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Pruning trees, shrubs and conifers

If you have to prune, do not ‘snip and clip’ indiscriminately. Most ornamental trees require no pruning other than the removal of unwanted branches growing on a bare trunk, especially where the tree has been top-grafted, and the taking out of badly placed and rubbing branches and dead and diseased wood. These should be removed completely, leaving no snags or stumps.

Conifers not used for hedging purposes need not be pruned except to remove pieces which have grown out of shape, but sometimes an all-over trim will improve the colour and form. You should choose subjects which will only grow to the size you want them to, not try to cut them to fit the hole!

The majority of shrubs, unlike roses, do not deteriorate greatly without regular pruning, although if they are never touched they will eventually get into a bit of a tangle, and end up woody and leggy. (Do not forget to use clean, sharp secateurs and make a sloping cut just above a bud or eye.)

For pruning purposes shrubs can be divided into 4 categories:

  1. Evergreens. No pruning is necessary except light shaping if required, and the removal of dead and diseased wood, preferably in late spring or August. Some can be cut hard back in spring if necessary (but not conifers).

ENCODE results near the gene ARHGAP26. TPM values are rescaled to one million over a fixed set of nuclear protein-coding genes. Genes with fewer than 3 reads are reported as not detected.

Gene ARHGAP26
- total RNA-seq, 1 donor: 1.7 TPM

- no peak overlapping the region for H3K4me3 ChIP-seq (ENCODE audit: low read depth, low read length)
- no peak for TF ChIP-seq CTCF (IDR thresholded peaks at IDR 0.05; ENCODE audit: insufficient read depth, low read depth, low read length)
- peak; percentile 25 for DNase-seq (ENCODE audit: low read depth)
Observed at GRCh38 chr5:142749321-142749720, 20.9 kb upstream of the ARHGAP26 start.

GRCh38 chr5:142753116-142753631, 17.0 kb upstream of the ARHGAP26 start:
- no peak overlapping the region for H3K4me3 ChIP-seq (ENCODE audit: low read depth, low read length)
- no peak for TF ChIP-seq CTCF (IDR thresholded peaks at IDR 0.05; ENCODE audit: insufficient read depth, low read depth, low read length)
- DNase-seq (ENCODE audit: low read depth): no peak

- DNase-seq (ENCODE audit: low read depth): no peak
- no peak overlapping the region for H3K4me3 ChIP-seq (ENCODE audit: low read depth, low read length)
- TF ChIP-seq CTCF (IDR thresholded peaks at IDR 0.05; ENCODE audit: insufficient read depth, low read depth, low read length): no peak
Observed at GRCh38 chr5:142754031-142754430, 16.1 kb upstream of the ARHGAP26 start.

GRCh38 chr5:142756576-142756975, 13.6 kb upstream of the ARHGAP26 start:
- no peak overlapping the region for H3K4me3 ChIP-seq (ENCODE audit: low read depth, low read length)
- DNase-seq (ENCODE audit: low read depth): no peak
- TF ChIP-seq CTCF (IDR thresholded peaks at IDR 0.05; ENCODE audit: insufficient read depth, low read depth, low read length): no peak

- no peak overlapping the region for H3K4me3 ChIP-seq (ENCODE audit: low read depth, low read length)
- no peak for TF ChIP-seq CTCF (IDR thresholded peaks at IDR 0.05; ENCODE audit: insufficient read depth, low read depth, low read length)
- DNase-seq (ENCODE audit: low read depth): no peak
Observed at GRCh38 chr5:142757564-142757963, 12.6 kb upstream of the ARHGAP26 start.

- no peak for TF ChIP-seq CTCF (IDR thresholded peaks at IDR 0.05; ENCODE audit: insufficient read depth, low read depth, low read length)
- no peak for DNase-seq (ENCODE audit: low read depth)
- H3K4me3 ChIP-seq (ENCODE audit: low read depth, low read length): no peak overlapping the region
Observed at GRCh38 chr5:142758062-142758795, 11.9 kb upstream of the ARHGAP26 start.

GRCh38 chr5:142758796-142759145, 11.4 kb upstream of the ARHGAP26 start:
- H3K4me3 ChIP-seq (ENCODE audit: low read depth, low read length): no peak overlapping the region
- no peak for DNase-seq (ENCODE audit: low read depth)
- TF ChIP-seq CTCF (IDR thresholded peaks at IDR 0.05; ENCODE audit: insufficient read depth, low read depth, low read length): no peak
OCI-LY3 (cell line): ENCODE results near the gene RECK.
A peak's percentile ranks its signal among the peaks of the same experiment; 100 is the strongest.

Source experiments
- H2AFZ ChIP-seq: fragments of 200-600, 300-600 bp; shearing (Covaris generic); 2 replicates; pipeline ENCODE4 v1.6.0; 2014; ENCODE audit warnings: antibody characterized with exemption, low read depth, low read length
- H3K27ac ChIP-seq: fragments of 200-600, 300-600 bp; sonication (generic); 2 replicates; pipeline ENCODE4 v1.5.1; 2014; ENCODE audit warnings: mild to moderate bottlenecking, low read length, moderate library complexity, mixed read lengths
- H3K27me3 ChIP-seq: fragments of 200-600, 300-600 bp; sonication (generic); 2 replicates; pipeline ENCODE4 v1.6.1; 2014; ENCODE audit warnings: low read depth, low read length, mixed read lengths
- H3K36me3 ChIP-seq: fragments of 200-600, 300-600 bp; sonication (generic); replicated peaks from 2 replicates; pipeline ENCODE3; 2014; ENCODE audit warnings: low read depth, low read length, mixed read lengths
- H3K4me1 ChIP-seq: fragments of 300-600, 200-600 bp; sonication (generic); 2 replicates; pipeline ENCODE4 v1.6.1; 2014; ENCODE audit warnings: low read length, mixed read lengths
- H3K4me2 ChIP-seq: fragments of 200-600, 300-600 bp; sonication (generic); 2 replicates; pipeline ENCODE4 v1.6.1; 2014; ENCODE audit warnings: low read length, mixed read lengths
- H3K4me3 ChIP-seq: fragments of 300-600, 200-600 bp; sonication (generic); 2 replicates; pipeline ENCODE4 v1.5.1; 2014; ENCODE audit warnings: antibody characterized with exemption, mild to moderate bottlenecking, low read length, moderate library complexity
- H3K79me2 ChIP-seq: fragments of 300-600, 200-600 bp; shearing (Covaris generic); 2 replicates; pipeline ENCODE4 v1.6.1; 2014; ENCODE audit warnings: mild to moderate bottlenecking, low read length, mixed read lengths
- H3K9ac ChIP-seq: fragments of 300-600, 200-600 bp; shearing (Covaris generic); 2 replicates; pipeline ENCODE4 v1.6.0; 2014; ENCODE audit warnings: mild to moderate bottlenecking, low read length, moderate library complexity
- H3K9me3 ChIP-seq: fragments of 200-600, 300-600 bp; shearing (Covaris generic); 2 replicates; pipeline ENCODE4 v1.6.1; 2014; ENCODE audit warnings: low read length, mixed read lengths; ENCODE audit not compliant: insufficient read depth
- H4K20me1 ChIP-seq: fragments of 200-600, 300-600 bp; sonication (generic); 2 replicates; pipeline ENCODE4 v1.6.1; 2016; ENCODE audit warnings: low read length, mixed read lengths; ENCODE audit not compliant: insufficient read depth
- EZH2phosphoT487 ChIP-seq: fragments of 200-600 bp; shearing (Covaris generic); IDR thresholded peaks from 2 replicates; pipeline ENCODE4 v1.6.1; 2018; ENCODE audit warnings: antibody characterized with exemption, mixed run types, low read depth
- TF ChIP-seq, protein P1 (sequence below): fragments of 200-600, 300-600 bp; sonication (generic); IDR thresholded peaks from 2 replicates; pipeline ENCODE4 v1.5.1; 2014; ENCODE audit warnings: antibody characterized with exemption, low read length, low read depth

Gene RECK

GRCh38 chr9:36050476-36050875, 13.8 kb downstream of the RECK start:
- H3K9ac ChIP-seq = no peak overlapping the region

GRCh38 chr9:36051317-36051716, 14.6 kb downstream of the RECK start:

2. Shrubs flowering on old wood produced the previous season. These are mainly spring-flowering shrubs. Remove all old flowered wood after flowering, and badly placed branches, also dead and diseased growths.
  3. Shrubs flowering on old and new wood. These are the early summer-flowering ones. After flowering, remove completely some old flowered branches and shorten back some of the younger stems to fresh growths on the main branches. Thin out crowded growth and remove weak, dead and diseased stems.
  4. Shrubs flowering on the current season’s wood. These are mainly the late summer-and autumn-flowering ones. Cut back to within two or three buds of the base or of the main branch framework in early spring.

This method of pruning is also used for shrubs grown mainly for their coloured stems in winter, and also for some quick-growing deciduous ones planted for the colour of their young foliage.

Note. Research has proved that treating the cut surfaces with a pruning paint is unnecessary.

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